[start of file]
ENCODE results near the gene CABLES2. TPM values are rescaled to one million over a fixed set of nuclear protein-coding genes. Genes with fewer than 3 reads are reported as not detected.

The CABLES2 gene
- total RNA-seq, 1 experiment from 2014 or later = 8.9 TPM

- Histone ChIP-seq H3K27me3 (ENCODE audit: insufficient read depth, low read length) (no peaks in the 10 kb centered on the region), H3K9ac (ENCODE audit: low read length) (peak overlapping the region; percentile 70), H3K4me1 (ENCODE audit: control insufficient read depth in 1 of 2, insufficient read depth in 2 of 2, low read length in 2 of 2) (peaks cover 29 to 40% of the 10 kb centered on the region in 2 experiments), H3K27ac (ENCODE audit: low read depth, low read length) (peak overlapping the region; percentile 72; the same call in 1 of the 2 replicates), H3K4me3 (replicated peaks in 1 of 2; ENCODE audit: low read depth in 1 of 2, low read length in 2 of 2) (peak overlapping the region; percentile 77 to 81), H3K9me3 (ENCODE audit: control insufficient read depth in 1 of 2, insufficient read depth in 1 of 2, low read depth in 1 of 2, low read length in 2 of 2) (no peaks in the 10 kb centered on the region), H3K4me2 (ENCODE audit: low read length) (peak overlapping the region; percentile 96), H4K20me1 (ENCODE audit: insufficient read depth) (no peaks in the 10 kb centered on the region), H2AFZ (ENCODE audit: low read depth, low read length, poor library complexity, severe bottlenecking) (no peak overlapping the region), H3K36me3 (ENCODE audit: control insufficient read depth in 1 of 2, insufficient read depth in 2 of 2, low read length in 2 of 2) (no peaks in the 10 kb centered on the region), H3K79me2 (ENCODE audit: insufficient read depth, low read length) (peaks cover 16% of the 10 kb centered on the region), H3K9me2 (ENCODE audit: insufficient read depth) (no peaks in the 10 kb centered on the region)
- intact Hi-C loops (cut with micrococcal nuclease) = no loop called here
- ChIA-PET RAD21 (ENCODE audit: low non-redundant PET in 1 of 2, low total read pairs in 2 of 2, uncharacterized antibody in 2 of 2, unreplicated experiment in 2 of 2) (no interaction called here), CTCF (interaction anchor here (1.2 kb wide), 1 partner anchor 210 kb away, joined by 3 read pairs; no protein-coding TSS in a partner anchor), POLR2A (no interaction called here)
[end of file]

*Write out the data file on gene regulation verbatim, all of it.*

ENCODE results near the gene CABLES2. TPM values are rescaled to one million over a fixed set of nuclear protein-coding genes. Genes with fewer than 3 reads are reported as not detected.

The CABLES2 gene
- total RNA-seq, 1 experiment from 2014 or later = 8.9 TPM

- Histone ChIP-seq H3K27me3 (ENCODE audit: insufficient read depth, low read length) (no peaks in the 10 kb centered on the region), H3K9ac (ENCODE audit: low read length) (peak overlapping the region; percentile 70), H3K4me1 (ENCODE audit: control insufficient read depth in 1 of 2, insufficient read depth in 2 of 2, low read length in 2 of 2) (peaks cover 29 to 40% of the 10 kb centered on the region in 2 experiments), H3K27ac (ENCODE audit: low read depth, low read length) (peak overlapping the region; percentile 72; the same call in 1 of the 2 replicates), H3K4me3 (replicated peaks in 1 of 2; ENCODE audit: low read depth in 1 of 2, low read length in 2 of 2) (peak overlapping the region; percentile 77 to 81), H3K9me3 (ENCODE audit: control insufficient read depth in 1 of 2, insufficient read depth in 1 of 2, low read depth in 1 of 2, low read length in 2 of 2) (no peaks in the 10 kb centered on the region), H3K4me2 (ENCODE audit: low read length) (peak overlapping the region; percentile 96), H4K20me1 (ENCODE audit: insufficient read depth) (no peaks in the 10 kb centered on the region), H2AFZ (ENCODE audit: low read depth, low read length, poor library complexity, severe bottlenecking) (no peak overlapping the region), H3K36me3 (ENCODE audit: control insufficient read depth in 1 of 2, insufficient read depth in 2 of 2, low read length in 2 of 2) (no peaks in the 10 kb centered on the region), H3K79me2 (ENCODE audit: insufficient read depth, low read length) (peaks cover 16% of the 10 kb centered on the region), H3K9me2 (ENCODE audit: insufficient read depth) (no peaks in the 10 kb centered on the region)
- intact Hi-C loops (cut with micrococcal nuclease) = no loop called here
- ChIA-PET RAD21 (ENCODE audit: low non-redundant PET in 1 of 2, low total read pairs in 2 of 2, uncharacterized antibody in 2 of 2, unreplicated experiment in 2 of 2) (no interaction called here), CTCF (interaction anchor here (1.2 kb wide), 1 partner anchor 210 kb away, joined by 3 read pairs; no protein-coding TSS in a partner anchor), POLR2A (no interaction called here)